|With Scruffy - 5 month old orphan|
|Couscous loved a head scratch|
|Cuddles for Couscous - good job done.|
|Handler aboard Daisy, who happens to be a "him!"|
Camels are not native to Australia.
However, there are now around 7 million roaming the outback.
Yes you read that right - Million!
They were introduced in 1860 when the British imported 120 camels to assist in the build of the Telegraph Station in Alice Springs. When all building works were done, the Brits then ordered the slaughter of the camels. However, the handlers could not bring themselves to do this, mercifully and so they set them free into the desert instead.
The rest they say is history.
Today many camels are captured for racing, which is a huge sport here and in Arab countries and the best runners fetch thousands. There are also camel farms as camel meat is extremely healthy, low in fat and cholesterol and of course their hides have many uses too. Camel hair paint brushes are the ultimate luxury for any artist I hear and extremely expensive.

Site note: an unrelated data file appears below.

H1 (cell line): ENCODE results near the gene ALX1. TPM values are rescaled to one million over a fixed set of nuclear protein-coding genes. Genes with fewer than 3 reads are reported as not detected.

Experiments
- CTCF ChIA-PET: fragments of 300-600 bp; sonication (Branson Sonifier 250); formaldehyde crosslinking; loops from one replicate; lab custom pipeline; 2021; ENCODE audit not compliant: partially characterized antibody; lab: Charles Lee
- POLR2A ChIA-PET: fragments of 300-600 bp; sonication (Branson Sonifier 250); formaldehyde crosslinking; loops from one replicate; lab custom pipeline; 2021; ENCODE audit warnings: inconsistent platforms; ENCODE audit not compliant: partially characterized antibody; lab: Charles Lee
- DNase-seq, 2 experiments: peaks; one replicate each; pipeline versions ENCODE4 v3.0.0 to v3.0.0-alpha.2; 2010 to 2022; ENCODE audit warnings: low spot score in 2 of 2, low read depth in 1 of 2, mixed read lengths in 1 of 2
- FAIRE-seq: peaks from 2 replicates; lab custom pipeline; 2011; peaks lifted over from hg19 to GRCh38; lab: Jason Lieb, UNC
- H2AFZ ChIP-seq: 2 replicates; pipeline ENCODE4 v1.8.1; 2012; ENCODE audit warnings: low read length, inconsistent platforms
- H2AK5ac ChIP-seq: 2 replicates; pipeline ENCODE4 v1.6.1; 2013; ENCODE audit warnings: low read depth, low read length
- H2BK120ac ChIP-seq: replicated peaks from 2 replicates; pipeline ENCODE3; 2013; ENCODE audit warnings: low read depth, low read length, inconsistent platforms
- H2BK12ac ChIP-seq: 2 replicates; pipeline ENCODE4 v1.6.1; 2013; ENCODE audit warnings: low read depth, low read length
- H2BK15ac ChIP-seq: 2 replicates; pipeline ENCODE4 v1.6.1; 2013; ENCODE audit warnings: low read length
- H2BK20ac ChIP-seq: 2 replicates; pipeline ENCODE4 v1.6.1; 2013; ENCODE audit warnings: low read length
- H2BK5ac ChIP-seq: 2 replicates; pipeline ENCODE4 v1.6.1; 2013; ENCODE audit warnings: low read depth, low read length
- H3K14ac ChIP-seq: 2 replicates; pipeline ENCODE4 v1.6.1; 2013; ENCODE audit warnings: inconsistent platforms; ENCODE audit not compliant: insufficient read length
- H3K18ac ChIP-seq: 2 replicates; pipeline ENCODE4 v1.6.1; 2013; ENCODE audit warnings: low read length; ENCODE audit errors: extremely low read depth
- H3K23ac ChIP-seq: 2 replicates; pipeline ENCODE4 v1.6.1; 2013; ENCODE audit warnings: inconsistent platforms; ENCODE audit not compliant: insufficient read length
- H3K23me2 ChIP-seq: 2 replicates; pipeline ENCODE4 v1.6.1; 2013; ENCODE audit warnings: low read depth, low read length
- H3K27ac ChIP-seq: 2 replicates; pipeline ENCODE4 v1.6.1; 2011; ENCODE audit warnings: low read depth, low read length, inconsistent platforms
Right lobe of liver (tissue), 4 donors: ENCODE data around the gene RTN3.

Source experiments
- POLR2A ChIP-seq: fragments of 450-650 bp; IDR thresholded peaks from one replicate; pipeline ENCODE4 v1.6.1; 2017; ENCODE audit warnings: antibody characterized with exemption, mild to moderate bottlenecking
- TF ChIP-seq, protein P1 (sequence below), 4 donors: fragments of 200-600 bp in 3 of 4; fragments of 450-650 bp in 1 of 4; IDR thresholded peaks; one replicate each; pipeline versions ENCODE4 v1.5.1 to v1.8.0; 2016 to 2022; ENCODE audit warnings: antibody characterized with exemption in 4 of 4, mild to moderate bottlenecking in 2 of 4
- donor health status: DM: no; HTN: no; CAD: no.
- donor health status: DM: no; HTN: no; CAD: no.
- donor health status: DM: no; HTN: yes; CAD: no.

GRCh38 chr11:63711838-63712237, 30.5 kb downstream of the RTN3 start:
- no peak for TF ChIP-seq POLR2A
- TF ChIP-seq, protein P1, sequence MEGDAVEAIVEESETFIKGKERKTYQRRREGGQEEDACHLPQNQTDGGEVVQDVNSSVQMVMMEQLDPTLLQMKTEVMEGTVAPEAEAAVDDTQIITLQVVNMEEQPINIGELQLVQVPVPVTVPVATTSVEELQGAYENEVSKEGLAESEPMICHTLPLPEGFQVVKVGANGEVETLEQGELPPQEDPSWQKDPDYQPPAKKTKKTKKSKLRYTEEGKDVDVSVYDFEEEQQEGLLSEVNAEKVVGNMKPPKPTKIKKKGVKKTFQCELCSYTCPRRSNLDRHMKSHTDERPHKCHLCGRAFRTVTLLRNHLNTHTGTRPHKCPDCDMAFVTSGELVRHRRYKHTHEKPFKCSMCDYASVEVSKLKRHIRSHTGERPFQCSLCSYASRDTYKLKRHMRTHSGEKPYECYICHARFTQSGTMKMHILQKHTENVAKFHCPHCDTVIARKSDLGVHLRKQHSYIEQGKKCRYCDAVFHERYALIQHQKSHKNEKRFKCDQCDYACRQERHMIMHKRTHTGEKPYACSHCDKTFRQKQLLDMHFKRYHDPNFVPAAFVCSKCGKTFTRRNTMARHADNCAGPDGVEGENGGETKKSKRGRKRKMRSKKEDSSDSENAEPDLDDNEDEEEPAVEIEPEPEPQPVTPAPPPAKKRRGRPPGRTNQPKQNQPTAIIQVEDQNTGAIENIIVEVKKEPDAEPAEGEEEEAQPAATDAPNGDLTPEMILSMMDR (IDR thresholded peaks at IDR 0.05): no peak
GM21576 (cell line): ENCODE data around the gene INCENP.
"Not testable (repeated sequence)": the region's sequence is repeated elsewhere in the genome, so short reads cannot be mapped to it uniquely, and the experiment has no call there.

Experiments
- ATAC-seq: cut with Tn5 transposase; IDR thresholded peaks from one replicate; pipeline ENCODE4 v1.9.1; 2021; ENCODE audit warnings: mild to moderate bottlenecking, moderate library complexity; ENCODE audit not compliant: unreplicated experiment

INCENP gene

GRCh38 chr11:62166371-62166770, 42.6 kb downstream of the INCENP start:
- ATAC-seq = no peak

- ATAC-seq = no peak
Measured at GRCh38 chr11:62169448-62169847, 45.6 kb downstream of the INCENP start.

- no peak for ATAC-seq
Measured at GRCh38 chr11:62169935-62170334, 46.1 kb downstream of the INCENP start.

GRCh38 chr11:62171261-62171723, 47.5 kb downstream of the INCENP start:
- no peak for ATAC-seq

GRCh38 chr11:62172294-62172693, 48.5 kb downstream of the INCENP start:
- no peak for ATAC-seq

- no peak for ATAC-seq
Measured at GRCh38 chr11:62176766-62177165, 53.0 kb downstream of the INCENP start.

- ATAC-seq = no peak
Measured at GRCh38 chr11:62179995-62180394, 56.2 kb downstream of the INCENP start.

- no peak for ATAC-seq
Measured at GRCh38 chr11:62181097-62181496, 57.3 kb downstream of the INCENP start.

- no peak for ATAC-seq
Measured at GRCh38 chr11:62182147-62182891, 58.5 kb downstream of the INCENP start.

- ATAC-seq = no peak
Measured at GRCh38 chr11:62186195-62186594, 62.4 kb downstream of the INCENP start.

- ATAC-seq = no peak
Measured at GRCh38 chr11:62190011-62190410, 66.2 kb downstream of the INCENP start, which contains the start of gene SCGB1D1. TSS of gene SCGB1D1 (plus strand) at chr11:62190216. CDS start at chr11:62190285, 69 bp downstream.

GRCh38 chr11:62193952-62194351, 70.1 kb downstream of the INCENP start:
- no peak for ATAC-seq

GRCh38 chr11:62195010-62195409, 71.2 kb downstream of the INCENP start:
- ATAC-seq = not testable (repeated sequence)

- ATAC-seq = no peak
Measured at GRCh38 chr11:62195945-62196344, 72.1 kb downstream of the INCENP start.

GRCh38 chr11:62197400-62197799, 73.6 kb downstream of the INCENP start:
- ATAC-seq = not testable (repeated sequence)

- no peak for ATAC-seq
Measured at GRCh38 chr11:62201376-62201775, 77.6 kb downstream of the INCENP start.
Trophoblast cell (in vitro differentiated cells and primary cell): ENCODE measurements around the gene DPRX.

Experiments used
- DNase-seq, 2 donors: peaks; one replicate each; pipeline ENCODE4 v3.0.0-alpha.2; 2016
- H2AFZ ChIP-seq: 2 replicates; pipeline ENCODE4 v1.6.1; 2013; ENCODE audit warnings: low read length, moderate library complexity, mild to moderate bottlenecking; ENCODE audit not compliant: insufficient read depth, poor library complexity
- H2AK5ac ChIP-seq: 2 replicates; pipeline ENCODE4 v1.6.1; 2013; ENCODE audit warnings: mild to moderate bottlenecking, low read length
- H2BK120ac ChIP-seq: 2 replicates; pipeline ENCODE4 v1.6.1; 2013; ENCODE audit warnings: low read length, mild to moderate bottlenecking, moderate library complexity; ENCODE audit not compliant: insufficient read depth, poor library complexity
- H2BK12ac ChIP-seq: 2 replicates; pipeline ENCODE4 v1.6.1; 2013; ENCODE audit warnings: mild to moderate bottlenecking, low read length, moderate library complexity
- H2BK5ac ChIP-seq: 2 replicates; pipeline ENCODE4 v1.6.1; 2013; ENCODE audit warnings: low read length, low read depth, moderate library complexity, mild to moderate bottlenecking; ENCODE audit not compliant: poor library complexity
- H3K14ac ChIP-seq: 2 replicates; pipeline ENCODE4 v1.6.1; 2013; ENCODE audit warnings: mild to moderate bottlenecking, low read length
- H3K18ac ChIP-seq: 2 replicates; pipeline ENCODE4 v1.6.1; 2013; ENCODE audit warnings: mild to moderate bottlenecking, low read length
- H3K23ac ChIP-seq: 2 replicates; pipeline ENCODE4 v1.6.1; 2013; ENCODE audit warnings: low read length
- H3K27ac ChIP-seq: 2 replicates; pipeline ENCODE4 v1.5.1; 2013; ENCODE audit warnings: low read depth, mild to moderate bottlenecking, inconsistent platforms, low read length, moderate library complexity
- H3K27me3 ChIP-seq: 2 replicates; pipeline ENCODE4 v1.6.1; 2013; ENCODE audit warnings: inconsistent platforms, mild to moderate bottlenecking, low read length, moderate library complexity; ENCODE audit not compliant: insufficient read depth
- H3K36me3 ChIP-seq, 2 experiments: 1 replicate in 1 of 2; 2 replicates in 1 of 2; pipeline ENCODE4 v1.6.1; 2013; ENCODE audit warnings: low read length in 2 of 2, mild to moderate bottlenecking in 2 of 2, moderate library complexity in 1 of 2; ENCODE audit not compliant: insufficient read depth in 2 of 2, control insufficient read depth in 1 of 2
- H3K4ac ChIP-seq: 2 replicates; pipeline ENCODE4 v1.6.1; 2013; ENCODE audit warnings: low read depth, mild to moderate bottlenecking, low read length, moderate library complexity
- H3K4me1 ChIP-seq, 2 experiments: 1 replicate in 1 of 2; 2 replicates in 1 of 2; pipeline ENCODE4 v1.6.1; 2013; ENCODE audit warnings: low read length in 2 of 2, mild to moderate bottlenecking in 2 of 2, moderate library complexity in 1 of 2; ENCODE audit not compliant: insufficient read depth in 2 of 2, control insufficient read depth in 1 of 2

We signed up to do a sunset camel ride, we thought it would be a bit tacky and I am always wary of the use of animals for tourist entertainment. However, I was relieved to see the camels were immaculately looked after, extremely well behaved and very keen to go for their walk. The handlers were clearly passionate about their work and knew the specific characteristics of every single camel on the farm.
We had a teenager called Couscous, who like many teenagers has a short attention span. So she had to wear a nose bag as she has a penchant for nibbling at the saddle of the camel in front if she has to stand around for too long.
Apart from having breath that could only come from the cess pit of hell, she was very charming and effortlessly carried our combined weight of 23 stone!
It turned out to be a trip highlight and I really enjoyed a cuddle with Couscous at the end.
PS The farm had saved and rescued a 5 month old orphan called Scruffy, who is doing really well and was a real sweetie.